Markus Persson who sold the videogame Minecraft to Microsoft for 2.5 billion dollars tweeted how unhappy he is now.
Saw the tweets from last week and felt it was important to reach out from the geek-o-sphere-at-large. In the past I’ve always read “Billionaire not happy” stories with a combination of bitterness and schadenfreude, but reading Twitter last week made me nothing but bummed. I’ve met enough successful people in the tech space to know how challenging it is to go from nothing to everything at a fairly young age. But to know this is happening to you, someone who’s brought so much awesome to the world, is a massive crap sandwich.
This sucks. I’m sorry.
I hope I’m not the first one to let you know it looks like you’re dealing with not just Sudden Wealth Syndrome (which is real) but also some tangible form of depression. I know this has been an issue in your family. I’m hopeful with the knowledge you have the intelligence to identify it and the resources to treat it. Have you seen the Big Black Dog parable? It’s helped a lot of people in similar circumstances.
The depression is a real thing real thing and would be there money or no. Wealth is just a complicating factor, not the root cause. I was at the funeral of a friend who succumbed to his illness years ago, his fiance came up to me and said, “Depression is the worst disease because it convinces you you don’t have it.” She was right. At least fucking cancer has the decency to make you sick.
Reach out, get help, get on a program and stick to it. Because we need you.
We really do. And not just hanging around enjoying life, taking up some kind of extreme oddball rich-dude sport like turbozeppelin polo or whatever. We both know nothing is more obnoxious than the 1% pursuing some extreme bullshit for no good reason. And you’re right in saying the long-bomb ‘Musk’, (solving some real-world huge problem) will just expose you to those assholes again. I get it.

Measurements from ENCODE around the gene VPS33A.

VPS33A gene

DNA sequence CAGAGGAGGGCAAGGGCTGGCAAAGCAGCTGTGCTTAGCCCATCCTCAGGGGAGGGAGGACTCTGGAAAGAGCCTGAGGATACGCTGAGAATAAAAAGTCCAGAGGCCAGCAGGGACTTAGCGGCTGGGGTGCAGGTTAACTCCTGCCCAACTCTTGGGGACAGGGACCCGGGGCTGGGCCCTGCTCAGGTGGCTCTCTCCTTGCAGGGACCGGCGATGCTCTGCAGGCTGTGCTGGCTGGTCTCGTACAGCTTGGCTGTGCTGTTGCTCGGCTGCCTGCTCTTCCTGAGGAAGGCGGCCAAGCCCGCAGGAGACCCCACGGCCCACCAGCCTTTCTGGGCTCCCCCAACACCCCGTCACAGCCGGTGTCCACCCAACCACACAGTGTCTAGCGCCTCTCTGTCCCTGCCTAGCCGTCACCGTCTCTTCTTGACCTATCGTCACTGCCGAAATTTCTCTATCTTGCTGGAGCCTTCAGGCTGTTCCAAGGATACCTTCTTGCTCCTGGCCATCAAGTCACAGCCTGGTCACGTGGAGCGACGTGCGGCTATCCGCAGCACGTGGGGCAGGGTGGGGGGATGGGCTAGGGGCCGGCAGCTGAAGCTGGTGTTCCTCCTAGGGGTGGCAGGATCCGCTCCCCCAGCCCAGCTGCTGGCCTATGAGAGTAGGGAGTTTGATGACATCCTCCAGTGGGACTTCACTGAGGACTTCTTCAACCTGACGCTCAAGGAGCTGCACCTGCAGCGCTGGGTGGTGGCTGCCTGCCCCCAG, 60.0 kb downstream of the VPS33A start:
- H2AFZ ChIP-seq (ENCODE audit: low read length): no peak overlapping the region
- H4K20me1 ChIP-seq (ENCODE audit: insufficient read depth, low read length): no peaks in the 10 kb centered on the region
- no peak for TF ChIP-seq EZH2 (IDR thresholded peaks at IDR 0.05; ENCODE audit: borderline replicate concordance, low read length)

So let’s go back to basics: A few years ago you started something that opened a door for millions of people, a door that hadn’t been there before. It allowed them to create, play and most importantly communicate on a level playing field, many for the first time. Adults, kids, girls, boys, trans, cis, aspergers, geeks, introverts, and a good swath of levels of income (so long as they had regular computer access) flocked to this place. Since it’s been used by artists, scientists, educators, doctors, social workers and my son. Mostly by my son, it seems.
A quick few things my ten-year-old learned on Minecraft:
- He knows the basic concepts of quantum physics because of the qcraft mod. Soon, when we need technologists who can think in qbits rather than traditional bits, MC will have gotten him there a decade ahead of everyone else.
- He’s read books on creating circuits and machines so he can build similar things in MC.
- He learned to write Java making his own mod through a weeklong program at MIT this summer. He would NEVER have had the patience and attention span to do that without MC. He loved it. “I’ve never been able to pay attention to anything for so long,” he said after a long day coding.